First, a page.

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Songwriter Tom Douglas Saluted as Poet and Prophet on May 18

Tom DouglasNashville, TN -- Hit songwriter Tom Douglas will be honored at the Country Music Hall of Fame® and Museum on Saturday, May 18, as the latest subject of the quarterly programming series Poets and Prophets: Legendary Country Songwriters. The 1:30 p.m. in-depth interview and performance, held in the museum's Ford Theater, is included with museum admission and free to museum members. The program will be streamed live at countrymusichalloffame.org.

The 90-minute program, hosted by Museum Editor Michael Gray, will include recordings, photos and film clips from the museum's Frist Library and Archive. Seating for the program is limited, and program passes are required for admittance. Immediately following, Douglas will sign limited edition, commemorative Hatch Show Print® posters. (Visit the museum’s website for complete admission and signing details.)

A champion for the underdog and a scribe for the common man, Douglas has written songs that reflect the lives and nostalgia of modern country music fans, including hits such as “The House That Built Me,” “Little Rock,” “Grown Men Don’t Cry,” “My Little Girl,” “Southern Voice,” “I Run to You” and “Love’s the Only House.”

Tom Douglas was born in Atlanta, Georgia, in 1953. His father was a musician, and the family home was always full of music. The piano lessons Douglas started in second grade were aborted, but he gave the instrument another shot after hearing Elton John’s “Your Song.” His later influences include Jimmy Webb, Bruce Springsteen and Jackson Browne.

Douglas graduated from Oglethorpe University in 1975 and from Georgia State University in 1977 with an MBA. He pursued an advertising career in Atlanta while writing songs. After Del Bryant signed him to BMI in the late 1970s, he spent a few years in Nashville writing and plugging songs. In 1984, Douglas moved to Dallas, where he raised a family, sold real estate and honed his craft.

With the help of record executive Paul Worley, Douglas won a publishing deal with Sony/ATV in 1993. His big break came when Collin Raye released “Little Rock” in 1994: The song went to #2 on the Billboard country chart and was nominated for CMA Song of the Year. Douglas rounded out the ’90s with more cuts from Raye, Sons of the Desert and Martina McBride, who reached #3 with “Love’s the Only House.”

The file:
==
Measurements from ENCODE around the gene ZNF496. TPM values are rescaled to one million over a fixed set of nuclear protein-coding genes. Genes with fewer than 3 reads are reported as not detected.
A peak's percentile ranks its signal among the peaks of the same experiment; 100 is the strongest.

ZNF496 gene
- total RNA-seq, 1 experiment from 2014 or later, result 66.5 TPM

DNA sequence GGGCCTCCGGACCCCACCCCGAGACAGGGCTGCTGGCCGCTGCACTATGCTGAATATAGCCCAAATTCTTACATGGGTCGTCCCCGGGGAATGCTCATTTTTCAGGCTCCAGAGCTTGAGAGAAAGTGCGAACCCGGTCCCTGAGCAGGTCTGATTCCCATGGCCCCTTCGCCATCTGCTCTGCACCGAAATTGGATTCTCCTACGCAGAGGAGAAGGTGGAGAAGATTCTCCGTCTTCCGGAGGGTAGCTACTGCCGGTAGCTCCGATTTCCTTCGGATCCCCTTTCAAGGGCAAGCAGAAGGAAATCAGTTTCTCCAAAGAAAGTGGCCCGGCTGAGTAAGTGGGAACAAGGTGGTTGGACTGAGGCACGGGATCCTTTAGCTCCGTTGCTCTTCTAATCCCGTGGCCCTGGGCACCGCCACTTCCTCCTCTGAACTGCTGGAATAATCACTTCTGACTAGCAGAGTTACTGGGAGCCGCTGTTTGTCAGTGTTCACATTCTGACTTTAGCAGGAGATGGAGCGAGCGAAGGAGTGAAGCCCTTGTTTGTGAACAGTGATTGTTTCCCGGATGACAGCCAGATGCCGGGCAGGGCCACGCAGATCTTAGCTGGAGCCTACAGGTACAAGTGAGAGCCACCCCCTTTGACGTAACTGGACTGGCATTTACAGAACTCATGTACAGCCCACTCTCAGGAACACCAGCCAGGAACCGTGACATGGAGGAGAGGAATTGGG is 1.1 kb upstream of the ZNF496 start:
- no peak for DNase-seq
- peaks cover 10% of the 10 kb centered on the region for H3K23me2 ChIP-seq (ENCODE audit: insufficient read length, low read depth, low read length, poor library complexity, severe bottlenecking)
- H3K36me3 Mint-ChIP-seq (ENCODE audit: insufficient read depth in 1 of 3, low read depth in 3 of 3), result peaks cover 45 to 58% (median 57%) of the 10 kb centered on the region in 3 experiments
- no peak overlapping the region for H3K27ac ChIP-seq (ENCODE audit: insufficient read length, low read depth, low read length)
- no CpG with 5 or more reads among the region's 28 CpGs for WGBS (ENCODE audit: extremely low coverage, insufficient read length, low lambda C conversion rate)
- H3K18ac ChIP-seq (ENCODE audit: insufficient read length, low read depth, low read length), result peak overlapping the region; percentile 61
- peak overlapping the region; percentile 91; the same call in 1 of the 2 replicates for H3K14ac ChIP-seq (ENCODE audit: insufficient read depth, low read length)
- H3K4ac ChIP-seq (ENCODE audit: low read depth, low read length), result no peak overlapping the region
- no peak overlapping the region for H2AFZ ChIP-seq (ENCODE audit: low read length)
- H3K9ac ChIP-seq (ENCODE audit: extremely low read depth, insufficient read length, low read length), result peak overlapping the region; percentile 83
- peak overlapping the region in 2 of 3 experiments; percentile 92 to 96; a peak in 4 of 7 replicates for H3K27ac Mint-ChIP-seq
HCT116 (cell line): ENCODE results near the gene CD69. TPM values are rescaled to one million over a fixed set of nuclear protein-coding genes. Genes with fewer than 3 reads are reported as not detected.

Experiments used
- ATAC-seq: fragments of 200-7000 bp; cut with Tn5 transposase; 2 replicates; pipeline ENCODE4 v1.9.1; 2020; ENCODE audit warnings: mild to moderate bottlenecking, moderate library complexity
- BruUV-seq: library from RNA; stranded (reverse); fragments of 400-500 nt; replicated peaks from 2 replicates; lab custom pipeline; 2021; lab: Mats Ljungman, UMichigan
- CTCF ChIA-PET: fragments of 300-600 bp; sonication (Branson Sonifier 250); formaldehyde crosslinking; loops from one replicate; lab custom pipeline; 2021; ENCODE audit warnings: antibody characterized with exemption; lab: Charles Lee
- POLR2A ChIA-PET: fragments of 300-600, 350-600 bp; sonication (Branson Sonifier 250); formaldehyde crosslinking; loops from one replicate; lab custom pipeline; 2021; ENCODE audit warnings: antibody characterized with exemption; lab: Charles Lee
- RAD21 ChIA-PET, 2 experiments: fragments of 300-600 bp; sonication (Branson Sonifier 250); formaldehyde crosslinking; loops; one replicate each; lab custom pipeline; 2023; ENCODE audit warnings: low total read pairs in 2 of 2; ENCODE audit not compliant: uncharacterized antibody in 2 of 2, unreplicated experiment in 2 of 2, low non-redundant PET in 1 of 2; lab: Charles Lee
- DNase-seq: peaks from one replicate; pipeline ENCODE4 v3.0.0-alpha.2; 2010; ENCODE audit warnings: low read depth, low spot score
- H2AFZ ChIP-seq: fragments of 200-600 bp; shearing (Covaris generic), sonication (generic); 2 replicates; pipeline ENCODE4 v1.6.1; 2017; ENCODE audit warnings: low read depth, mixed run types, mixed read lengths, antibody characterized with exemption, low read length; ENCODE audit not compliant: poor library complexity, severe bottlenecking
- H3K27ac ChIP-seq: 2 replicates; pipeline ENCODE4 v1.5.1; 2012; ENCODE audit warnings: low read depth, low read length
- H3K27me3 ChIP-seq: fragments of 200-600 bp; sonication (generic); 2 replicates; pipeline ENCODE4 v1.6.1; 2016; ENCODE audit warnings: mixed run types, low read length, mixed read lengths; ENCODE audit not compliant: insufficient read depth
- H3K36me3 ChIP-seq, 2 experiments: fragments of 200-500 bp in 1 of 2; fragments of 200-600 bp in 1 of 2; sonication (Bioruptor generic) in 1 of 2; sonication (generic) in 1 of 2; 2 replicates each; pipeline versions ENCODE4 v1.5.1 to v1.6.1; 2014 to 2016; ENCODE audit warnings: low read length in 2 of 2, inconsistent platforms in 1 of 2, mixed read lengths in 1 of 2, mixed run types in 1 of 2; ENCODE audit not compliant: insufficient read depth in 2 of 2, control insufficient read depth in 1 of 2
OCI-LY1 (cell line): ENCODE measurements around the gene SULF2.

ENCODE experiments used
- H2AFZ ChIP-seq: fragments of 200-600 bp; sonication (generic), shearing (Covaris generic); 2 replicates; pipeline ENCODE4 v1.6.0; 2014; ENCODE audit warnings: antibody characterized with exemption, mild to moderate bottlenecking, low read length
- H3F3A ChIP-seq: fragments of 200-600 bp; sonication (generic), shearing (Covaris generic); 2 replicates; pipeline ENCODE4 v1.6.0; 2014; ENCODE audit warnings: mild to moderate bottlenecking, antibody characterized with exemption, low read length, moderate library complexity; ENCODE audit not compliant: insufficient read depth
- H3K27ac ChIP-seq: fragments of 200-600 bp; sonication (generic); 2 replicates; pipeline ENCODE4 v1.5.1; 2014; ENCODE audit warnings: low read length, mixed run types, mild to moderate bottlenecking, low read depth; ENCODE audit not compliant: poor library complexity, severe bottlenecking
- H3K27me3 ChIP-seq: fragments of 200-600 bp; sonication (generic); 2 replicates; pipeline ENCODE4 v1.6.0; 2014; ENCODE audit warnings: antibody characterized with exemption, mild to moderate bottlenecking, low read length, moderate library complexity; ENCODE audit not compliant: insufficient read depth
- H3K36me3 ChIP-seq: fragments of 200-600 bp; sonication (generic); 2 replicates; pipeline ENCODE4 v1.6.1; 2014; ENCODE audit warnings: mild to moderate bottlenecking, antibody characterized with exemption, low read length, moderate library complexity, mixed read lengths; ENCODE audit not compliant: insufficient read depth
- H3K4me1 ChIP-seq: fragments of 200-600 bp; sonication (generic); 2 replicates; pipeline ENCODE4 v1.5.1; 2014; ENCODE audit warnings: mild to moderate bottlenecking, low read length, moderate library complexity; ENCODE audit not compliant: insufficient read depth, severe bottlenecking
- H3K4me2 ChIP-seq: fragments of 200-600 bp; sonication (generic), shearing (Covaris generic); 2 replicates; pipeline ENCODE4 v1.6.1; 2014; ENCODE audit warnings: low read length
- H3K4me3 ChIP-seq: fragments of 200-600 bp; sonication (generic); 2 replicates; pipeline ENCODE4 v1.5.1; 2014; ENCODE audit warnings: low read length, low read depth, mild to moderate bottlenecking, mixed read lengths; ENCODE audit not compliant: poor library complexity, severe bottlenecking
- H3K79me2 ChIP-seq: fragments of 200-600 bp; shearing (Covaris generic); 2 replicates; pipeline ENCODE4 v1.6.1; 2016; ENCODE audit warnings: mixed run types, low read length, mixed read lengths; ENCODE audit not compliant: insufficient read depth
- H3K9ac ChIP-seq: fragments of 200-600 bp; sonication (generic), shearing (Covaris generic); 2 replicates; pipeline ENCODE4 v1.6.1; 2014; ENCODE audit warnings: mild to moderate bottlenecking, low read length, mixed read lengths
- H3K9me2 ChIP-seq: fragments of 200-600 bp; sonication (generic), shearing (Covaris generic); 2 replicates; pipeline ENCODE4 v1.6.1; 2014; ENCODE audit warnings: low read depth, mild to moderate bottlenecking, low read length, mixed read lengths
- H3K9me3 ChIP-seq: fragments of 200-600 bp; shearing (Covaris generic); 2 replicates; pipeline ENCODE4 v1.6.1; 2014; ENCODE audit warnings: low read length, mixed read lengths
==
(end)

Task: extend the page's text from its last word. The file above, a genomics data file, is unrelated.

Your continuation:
Over the past 15 years, Douglas has consistently written hits for some of country music’s biggest stars. Among them are Tim McGraw’s “Grown Men Don’t Cry,” “Let It Go” and “Southern Voice;” Lady Antebellum’s “I Run to You” and “Hello World;” and cuts by Garth Brooks, Brooks & Dunn, Reba McEntire, Blake Shelton, George Strait, Randy Travis, Carrie Underwood, Trisha Yearwood and others.

Douglas’s career-defining song is the chart-topping “The House That Built Me,” co-written with Allen Shamblin and recorded by Miranda Lambert. The tune earned CMA Song of the Year honors and ACM awards in the Song, Single and Video of the Year categories in 2010. Lambert also won a Grammy for Best Female Country Vocal Performance for the song.

In addition to chart success, Douglas’ songs have appeared in films. In 2006, “My Little Girl” (co-written and recorded by Tim McGraw) was included in the movie Flicka—starring McGraw. The song went to #3 on the charts. Country Strong (2010) brought another Douglas co-write, “Coming Home,” to the big screen. Recorded by Gwyneth Paltrow, it earned Golden Globe and Academy Award nominations for Best Original Song.

Douglas has had more than 130 songs recorded and he continues to write. He teaches a lyric writing class at Belmont University and regularly participates in songwriter showcases.

The Poets and Prophets series honors songwriters who have made significant contributions to country music history. Previous subjects include Bill Anderson, Matraca Berg, Bobby Braddock, Wayne Carson, Jerry Chesnut, Hank Cochran, Sonny Curtis, Dean Dillon, Kye Fleming, Jerry Foster, Dallas Frazier, Red Lane, John D. Loudermilk, Bob McDill, Roger Murrah, Dan Penn, Curly Putman, Allen Reynolds, Mark D. Sanders, Don Schlitz, Whitey Shafer, Red Simpson, Jeffrey Steele, Norro Wilson and Craig Wiseman.

The Poets and Prophets series is made possible, in part, by grants from the Metropolitan Nashville Arts Commission and by an agreement between the Tennessee Arts Commission and National Endowment for the Arts.

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